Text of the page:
This was accidentally deleted in what will hopefully be a learning experience for Mormon Mentality. With a little help from danithew, I am going to try to re-post my thoughts, but, unfortunately, I can’t remember the comments (thank you for those comments, by the way) that had already been made to re-post those.

My wife and I live in a pretty affluent part of the country, and we both have advanced professional degrees that may potentially give us lucrative jobs at some point. As I’ve been thinking about what direction I want my career to take, I’ve been reflecting on some of the successful Latter-Day Saints that I know, and, although there are some notable exceptions, quite a few of the successful Latter-Day Saints I know are wealthy. I don’t mean to demean any of these people because these are some of the best people I know. Many of them are kind, generous, and charitable. All of this brought to mind the well-known scripture in Mark 10:25:

“It is easier for a camel to go through the eye of a needle, than for a rich man to enter into the kingdom of God.”

Do we really believe this?

We seem to have the idea in the Church that financial prosperity is a natural result of righteous living. I say this in part because so many of our churchwide and local church leaders are quite wealthy. Even mission presidents, for the most part, can only afford to serve as mission presidents because of at least some wealth. Part of this view also undoubtedly comes from the Book of Mormon and the prosperity of the Nephites when they were righteous, but it still seems difficult to square the principle of Mark 10:25 with financial success, often through significant personal sacrifice, of some church members. Obviously, the Lord blesses the righteous, and many people are able to earn very good salaries without sacrificing spiritual nourishment, charity, and building family relationships whether through innate ability, blessings from the Lord, or other sources.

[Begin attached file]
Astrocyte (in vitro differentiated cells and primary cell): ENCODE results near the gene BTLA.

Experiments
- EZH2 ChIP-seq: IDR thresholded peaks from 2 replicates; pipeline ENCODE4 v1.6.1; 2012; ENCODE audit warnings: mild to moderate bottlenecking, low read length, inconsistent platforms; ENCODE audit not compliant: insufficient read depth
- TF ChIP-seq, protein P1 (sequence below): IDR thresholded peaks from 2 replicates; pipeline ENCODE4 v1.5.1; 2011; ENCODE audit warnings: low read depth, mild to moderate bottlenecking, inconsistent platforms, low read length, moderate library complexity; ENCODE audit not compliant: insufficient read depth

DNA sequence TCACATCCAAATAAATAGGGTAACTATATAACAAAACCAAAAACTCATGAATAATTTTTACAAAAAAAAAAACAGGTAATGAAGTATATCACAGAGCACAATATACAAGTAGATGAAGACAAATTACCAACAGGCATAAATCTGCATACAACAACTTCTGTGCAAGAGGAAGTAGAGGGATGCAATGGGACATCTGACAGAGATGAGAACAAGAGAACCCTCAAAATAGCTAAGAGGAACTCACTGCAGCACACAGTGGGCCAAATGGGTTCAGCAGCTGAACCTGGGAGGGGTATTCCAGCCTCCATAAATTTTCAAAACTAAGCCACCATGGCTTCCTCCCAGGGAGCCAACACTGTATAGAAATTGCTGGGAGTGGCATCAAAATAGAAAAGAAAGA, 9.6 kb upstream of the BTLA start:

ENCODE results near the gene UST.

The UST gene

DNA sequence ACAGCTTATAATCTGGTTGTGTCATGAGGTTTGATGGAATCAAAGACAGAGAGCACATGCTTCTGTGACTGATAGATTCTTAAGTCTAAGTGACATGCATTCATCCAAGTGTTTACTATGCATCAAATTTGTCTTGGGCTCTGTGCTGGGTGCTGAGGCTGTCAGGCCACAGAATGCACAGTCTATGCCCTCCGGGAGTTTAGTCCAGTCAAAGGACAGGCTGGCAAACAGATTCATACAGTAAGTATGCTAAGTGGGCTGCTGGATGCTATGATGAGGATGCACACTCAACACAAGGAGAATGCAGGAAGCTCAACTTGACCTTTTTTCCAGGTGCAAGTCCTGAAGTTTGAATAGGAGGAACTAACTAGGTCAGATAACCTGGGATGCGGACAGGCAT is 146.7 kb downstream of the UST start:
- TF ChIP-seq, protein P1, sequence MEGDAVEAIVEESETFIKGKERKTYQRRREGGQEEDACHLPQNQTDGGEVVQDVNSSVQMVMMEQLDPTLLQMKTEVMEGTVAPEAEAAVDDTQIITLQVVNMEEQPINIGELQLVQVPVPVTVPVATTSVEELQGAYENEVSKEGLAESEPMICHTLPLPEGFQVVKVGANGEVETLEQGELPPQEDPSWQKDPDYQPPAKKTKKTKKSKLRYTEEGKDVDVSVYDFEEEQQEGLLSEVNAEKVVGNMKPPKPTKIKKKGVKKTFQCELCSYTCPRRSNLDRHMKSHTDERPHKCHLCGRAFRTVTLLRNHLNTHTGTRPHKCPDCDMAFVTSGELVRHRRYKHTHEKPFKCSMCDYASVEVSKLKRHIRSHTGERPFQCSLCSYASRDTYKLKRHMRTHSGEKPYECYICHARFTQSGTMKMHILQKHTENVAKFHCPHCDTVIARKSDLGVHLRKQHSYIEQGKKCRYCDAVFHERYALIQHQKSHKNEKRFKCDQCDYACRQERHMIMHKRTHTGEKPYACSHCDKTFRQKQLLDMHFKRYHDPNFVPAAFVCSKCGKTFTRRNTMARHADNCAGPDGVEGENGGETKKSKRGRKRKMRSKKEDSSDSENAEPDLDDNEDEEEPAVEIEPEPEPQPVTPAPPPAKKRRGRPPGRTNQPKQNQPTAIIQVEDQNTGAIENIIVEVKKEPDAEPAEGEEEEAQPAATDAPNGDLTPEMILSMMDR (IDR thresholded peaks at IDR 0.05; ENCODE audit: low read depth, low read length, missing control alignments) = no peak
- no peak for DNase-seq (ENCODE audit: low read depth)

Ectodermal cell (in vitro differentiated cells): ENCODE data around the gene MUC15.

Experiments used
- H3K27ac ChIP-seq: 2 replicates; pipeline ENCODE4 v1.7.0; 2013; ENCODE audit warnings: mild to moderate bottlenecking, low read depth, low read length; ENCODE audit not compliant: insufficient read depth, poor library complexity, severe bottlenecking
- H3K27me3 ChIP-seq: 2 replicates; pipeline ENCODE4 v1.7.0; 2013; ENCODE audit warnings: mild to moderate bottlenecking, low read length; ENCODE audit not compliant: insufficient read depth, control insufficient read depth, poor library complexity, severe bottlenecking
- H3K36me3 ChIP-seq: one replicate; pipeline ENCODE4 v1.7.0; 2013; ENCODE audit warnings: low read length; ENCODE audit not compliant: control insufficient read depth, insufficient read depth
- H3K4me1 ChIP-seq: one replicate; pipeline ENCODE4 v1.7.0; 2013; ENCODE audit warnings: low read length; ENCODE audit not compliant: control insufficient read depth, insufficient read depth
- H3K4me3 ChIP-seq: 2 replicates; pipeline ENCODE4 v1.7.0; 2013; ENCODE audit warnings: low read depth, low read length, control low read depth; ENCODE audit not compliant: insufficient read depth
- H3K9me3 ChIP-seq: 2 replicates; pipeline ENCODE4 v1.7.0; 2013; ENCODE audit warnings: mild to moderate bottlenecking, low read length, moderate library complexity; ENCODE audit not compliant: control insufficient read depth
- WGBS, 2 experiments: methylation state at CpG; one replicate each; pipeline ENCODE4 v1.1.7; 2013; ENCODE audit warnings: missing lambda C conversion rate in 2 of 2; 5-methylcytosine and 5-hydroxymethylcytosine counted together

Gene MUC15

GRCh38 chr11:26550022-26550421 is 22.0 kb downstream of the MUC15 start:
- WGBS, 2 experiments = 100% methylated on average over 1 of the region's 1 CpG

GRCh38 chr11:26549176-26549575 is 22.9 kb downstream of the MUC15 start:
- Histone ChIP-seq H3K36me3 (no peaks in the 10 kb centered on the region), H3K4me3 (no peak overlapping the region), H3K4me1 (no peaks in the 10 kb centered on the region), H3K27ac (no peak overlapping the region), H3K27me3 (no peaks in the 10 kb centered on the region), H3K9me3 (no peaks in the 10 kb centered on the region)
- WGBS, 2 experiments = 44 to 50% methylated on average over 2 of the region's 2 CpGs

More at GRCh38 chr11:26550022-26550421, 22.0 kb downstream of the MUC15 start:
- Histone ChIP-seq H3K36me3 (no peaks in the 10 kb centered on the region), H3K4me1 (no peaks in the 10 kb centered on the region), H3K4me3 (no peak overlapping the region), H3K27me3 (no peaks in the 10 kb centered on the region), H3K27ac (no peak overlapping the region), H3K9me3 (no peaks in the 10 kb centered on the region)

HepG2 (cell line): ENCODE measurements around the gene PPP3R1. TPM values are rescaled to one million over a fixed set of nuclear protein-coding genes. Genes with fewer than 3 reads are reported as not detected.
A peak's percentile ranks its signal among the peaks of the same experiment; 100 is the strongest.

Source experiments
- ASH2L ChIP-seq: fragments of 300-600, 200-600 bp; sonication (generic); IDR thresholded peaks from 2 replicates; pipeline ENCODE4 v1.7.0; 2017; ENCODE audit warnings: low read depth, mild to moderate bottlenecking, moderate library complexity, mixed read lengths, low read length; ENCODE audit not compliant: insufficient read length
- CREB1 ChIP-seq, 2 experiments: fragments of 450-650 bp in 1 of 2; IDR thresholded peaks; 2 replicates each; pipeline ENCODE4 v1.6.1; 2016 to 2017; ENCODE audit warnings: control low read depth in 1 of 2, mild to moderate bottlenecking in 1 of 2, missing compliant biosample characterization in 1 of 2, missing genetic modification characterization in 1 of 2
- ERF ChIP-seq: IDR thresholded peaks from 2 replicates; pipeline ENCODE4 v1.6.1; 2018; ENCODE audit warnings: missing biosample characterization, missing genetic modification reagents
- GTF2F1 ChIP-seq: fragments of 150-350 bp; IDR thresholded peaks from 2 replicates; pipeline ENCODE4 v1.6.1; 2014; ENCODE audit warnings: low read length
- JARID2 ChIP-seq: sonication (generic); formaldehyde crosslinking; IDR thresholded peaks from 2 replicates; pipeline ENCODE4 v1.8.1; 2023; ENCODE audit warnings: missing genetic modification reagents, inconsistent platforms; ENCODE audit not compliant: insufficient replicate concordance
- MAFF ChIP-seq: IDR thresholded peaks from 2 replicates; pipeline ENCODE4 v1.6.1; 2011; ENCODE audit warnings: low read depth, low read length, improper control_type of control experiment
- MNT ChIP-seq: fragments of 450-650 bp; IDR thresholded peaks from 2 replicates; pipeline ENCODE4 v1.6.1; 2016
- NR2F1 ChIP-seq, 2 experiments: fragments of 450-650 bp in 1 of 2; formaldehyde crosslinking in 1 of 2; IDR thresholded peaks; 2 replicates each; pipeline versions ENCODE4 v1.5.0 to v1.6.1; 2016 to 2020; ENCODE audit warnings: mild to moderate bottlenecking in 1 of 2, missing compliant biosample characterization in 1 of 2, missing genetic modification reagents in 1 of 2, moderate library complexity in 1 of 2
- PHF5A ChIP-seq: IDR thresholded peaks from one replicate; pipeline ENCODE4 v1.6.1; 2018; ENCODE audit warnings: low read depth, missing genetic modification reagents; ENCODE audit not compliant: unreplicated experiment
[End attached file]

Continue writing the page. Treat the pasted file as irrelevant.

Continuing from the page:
I recently met a member of the bishopric of a neighboring ward. This man has been quite successful financially and had received some fairly important callings in the church. He also is the father of several children. As we were talking, one of my friends asked this man if his career success had been worth the huge amount of time he had had to spend to be successful. He replied that “the jury is still out” on it. I definitely don’t know the whole story, but his response struck me because it seems strange that a person who presumeably believes that it is very difficult for a rich man to get into heaven would jeopardize his home life in the pursuit of financial success, particularly when President McKay has famously said that no success can compensate for failure in the home.

So I ask, do we really believe that it is easier for a camel to go through the eye of a needle, than for a rich man to enter into the kingdom of God?